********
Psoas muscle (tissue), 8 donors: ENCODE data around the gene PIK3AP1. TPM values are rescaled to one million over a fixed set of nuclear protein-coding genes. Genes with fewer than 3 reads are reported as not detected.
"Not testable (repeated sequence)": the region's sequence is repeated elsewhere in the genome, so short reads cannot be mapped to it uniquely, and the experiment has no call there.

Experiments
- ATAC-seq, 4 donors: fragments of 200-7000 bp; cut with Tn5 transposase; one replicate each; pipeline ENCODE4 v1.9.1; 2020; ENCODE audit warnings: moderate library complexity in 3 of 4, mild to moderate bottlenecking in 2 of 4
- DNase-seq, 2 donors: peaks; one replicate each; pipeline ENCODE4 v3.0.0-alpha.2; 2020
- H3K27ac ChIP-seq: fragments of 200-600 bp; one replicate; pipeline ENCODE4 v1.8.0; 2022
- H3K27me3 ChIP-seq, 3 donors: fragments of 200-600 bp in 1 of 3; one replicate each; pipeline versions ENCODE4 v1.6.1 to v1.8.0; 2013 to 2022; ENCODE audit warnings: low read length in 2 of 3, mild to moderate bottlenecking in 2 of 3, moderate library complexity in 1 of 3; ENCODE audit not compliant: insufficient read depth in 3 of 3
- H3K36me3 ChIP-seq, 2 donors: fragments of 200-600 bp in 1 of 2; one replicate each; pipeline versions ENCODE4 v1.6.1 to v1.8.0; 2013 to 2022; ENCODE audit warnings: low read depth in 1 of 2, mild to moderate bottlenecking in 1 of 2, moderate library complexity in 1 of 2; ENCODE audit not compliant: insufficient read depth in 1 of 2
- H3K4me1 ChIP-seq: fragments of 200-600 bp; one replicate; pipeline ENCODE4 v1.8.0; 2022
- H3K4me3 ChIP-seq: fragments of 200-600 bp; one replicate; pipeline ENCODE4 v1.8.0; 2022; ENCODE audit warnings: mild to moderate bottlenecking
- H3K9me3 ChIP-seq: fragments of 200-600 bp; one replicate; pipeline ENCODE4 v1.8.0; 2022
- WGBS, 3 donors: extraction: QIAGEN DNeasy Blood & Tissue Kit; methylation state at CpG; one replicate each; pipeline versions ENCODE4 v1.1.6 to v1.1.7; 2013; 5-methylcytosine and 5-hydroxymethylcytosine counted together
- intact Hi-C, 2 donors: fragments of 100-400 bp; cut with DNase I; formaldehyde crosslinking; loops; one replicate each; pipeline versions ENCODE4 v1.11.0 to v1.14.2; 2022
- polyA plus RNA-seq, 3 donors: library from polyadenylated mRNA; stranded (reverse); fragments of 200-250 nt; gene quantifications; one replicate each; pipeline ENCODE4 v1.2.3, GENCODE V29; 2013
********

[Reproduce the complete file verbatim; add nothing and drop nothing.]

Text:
Psoas muscle (tissue), 8 donors: ENCODE data around the gene PIK3AP1. TPM values are rescaled to one million over a fixed set of nuclear protein-coding genes. Genes with fewer than 3 reads are reported as not detected.
"Not testable (repeated sequence)": the region's sequence is repeated elsewhere in the genome, so short reads cannot be mapped to it uniquely, and the experiment has no call there.

Experiments
- ATAC-seq, 4 donors: fragments of 200-7000 bp; cut with Tn5 transposase; one replicate each; pipeline ENCODE4 v1.9.1; 2020; ENCODE audit warnings: moderate library complexity in 3 of 4, mild to moderate bottlenecking in 2 of 4
- DNase-seq, 2 donors: peaks; one replicate each; pipeline ENCODE4 v3.0.0-alpha.2; 2020
- H3K27ac ChIP-seq: fragments of 200-600 bp; one replicate; pipeline ENCODE4 v1.8.0; 2022
- H3K27me3 ChIP-seq, 3 donors: fragments of 200-600 bp in 1 of 3; one replicate each; pipeline versions ENCODE4 v1.6.1 to v1.8.0; 2013 to 2022; ENCODE audit warnings: low read length in 2 of 3, mild to moderate bottlenecking in 2 of 3, moderate library complexity in 1 of 3; ENCODE audit not compliant: insufficient read depth in 3 of 3
- H3K36me3 ChIP-seq, 2 donors: fragments of 200-600 bp in 1 of 2; one replicate each; pipeline versions ENCODE4 v1.6.1 to v1.8.0; 2013 to 2022; ENCODE audit warnings: low read depth in 1 of 2, mild to moderate bottlenecking in 1 of 2, moderate library complexity in 1 of 2; ENCODE audit not compliant: insufficient read depth in 1 of 2
- H3K4me1 ChIP-seq: fragments of 200-600 bp; one replicate; pipeline ENCODE4 v1.8.0; 2022
- H3K4me3 ChIP-seq: fragments of 200-600 bp; one replicate; pipeline ENCODE4 v1.8.0; 2022; ENCODE audit warnings: mild to moderate bottlenecking
- H3K9me3 ChIP-seq: fragments of 200-600 bp; one replicate; pipeline ENCODE4 v1.8.0; 2022
- WGBS, 3 donors: extraction: QIAGEN DNeasy Blood & Tissue Kit; methylation state at CpG; one replicate each; pipeline versions ENCODE4 v1.1.6 to v1.1.7; 2013; 5-methylcytosine and 5-hydroxymethylcytosine counted together
- intact Hi-C, 2 donors: fragments of 100-400 bp; cut with DNase I; formaldehyde crosslinking; loops; one replicate each; pipeline versions ENCODE4 v1.11.0 to v1.14.2; 2022
- polyA plus RNA-seq, 3 donors: library from polyadenylated mRNA; stranded (reverse); fragments of 200-250 nt; gene quantifications; one replicate each; pipeline ENCODE4 v1.2.3, GENCODE V29; 2013